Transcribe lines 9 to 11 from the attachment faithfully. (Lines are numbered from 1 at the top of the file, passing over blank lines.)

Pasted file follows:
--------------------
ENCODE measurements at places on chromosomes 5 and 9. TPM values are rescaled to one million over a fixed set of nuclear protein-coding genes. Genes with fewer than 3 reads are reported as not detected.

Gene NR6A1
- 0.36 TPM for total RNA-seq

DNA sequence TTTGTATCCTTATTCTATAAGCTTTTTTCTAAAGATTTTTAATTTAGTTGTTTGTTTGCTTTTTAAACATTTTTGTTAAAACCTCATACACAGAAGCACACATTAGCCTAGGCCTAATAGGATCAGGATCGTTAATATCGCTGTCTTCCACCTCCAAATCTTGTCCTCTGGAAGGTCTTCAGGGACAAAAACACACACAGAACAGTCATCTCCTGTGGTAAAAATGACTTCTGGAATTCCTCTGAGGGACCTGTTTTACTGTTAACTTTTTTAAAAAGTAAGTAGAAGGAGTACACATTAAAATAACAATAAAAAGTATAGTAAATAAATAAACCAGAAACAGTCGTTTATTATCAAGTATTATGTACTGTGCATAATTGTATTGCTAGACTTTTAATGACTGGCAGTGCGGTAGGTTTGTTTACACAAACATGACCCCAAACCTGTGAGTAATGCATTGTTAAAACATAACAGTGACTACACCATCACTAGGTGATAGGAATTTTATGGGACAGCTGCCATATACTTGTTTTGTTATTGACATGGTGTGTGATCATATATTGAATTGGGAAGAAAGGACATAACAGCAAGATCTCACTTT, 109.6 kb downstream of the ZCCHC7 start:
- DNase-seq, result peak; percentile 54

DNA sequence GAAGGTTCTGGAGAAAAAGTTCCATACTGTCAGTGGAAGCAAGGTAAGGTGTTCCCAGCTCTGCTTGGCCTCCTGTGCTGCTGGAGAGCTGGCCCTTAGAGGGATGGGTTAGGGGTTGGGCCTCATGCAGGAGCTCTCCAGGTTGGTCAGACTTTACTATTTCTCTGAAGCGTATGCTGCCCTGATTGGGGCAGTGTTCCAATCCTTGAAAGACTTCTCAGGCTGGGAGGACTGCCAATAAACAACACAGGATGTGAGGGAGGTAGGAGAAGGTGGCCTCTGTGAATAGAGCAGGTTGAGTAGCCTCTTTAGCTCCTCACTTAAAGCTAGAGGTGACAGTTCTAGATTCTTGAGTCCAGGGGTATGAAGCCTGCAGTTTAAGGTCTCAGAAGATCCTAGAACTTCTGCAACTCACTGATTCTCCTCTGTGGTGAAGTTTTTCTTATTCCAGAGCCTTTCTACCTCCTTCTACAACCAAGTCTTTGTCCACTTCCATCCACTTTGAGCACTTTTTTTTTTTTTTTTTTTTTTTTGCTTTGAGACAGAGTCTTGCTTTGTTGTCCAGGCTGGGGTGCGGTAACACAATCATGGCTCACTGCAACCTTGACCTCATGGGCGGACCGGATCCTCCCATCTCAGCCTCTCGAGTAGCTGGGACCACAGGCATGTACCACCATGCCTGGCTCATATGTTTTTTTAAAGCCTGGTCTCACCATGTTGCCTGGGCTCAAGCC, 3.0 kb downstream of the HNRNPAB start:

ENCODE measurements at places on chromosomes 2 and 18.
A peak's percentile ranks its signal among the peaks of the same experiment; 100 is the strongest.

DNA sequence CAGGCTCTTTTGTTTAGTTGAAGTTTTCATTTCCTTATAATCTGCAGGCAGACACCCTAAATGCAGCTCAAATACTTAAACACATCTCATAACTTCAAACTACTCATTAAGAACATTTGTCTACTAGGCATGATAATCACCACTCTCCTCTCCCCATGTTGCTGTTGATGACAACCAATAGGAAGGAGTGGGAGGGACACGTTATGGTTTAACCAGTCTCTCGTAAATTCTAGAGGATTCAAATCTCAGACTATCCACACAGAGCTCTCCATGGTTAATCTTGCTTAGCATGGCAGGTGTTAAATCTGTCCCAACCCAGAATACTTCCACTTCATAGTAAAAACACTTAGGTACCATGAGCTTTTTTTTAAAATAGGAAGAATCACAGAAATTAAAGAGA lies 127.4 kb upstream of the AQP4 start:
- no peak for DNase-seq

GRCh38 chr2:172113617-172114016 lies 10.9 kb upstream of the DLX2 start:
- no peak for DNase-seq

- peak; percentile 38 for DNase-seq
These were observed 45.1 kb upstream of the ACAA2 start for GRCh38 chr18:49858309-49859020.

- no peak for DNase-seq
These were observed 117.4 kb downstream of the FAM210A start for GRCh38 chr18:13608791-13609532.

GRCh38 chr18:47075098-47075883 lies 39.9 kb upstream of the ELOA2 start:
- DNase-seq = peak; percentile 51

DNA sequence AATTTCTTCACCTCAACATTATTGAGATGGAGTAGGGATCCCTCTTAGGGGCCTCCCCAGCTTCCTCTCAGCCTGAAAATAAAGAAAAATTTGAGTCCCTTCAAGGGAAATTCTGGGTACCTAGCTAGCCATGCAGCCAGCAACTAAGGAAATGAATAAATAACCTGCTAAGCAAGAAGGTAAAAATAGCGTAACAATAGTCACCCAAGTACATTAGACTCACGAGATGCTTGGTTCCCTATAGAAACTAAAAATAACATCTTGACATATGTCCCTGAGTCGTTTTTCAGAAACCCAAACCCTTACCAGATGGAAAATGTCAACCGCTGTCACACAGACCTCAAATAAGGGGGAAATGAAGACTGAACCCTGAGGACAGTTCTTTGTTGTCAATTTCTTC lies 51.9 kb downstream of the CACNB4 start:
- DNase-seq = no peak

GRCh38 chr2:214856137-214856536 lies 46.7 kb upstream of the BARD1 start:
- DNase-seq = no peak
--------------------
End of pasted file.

DNA sequence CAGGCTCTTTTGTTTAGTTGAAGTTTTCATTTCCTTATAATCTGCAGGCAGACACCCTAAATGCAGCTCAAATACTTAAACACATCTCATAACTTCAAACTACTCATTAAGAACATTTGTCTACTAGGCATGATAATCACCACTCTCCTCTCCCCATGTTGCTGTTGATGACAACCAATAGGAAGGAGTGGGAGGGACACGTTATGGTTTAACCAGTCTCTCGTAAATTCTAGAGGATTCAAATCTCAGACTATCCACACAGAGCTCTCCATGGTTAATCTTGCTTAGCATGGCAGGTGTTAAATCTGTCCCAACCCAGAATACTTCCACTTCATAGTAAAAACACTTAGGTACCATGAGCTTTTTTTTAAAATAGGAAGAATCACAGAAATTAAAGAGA lies 127.4 kb upstream of the AQP4 start:
- no peak for DNase-seq

GRCh38 chr2:172113617-172114016 lies 10.9 kb upstream of the DLX2 start: